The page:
This is the kind of horror I live for – where you’re introduced to rules, only to have expectations subverted in various terrifying ways. I also enjoyed mechanics like using a stopwatch to time how long the generator would run or manually reloading each bullet. The controls can feel clunky at first but are easier to manage when you’re sneaking through halls, trying to remain unseen.
"Even with its sandbox-like design, Amnesia: The Bunker is much more compact than its predecessors, both in environmental scale and gameplay length."
Amnesia: The Bunker’s levels are more free-flowing than in previous games. After clearing the lockdown on areas like the Arsenal, Communications and so on, you can tackle them in any order. Each has unique challenges, like the prison with the captured soldier or the barracks with the rats. Along with manipulating objects, you can craft different items, like combining rags to make bandages (which you’ll need for healing, lest your blood attracts certain creatures).
It’s also possible to experiment with items in different ways. Instead of pouring fuel into the generator, pour it on the ground and set it ablaze. Is it practical? Probably not, but it can be a decent last resort against the monster (while the fire lasts, that is). You’re probably better off dying and respawning than wasting a precious resource.
While hiding a corner and waiting for the monster to pass is a strategy, there isn’t too much counterplay when cornered, aside from accepting your fate. It leads to trial and error as you revisit previous areas where things went wrong, which can be frustrating.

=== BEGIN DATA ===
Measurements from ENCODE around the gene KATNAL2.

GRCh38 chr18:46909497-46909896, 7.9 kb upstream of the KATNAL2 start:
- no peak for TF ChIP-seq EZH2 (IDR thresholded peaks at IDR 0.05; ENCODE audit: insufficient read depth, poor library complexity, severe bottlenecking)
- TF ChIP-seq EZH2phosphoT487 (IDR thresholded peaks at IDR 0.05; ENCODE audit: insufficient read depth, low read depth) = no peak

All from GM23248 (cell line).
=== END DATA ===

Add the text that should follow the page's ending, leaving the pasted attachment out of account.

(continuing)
Even with its sandbox-like design, Amnesia: The Bunker is much more compact than its predecessors, both in environmental scale and gameplay length. After finishing the game once, there isn’t much narrative reason to return. Don’t get me wrong – finding various documents and photos while learning more about the events that transpired is compelling. It’s a testament to the writing that these add to the horror while creating an effective mystery. The voice-acting is well done, Henri’s, in particular, standing out when recounting terrible things he’s done.
"While it doesn’t rewrite the book on horror, Amnesia: The Bunker is good at what it does, presenting a unique scenario for players to overcome and the tools to incentivize experimentation."
There is randomization in place to incentivize replay value, with changes to the placement of dog tags (and their codes), items and traps. I can see this being appealing if you want to go back in after a playthrough and try different things or test a higher difficulty.
Visually, Amnesia: The Bunker isn’t going to blow you away. However, the griminess of the underground, combined with the minimal lighting and shadows, creates a distinct look and immerses you effectively. While the darkness itself is terrifying enough, the sheer claustrophobia of the bunker can also prove stressful. Little details – like dust falling from the ceiling as the monster passes overhead – are well done. Combined with the strong sound design, whether it’s the booming of a battle above ground or the monster’s snarling, Frictional Games is still very good at building dread.
While it doesn’t rewrite the book on horror, Amnesia: The Bunker is good at what it does, presenting a unique scenario for players to overcome and the tools to incentivize experimentation. Something narratively meatier would have been nice, but it doesn’t overstay its welcome and delivers on its compelling premise.
This game was reviewed on PC.
Whether you're winding up the dynamo flashlight or carefully investigating, the atmosphere is tense and terrifying. Non-linear exploration and sandbox gameplay lead to interesting ways to overcome obstacles, while the monster is frighteningly intelligent. Compelling mystery accompanied by a suitably haunting aesthetic and sharp sound design.
Controls can feel a bit clunky at first. Some situations necessitate trial and error, which can lead to some frustration. Not very long, and not much narrative incentive to replay aside from attempting a harder difficulty.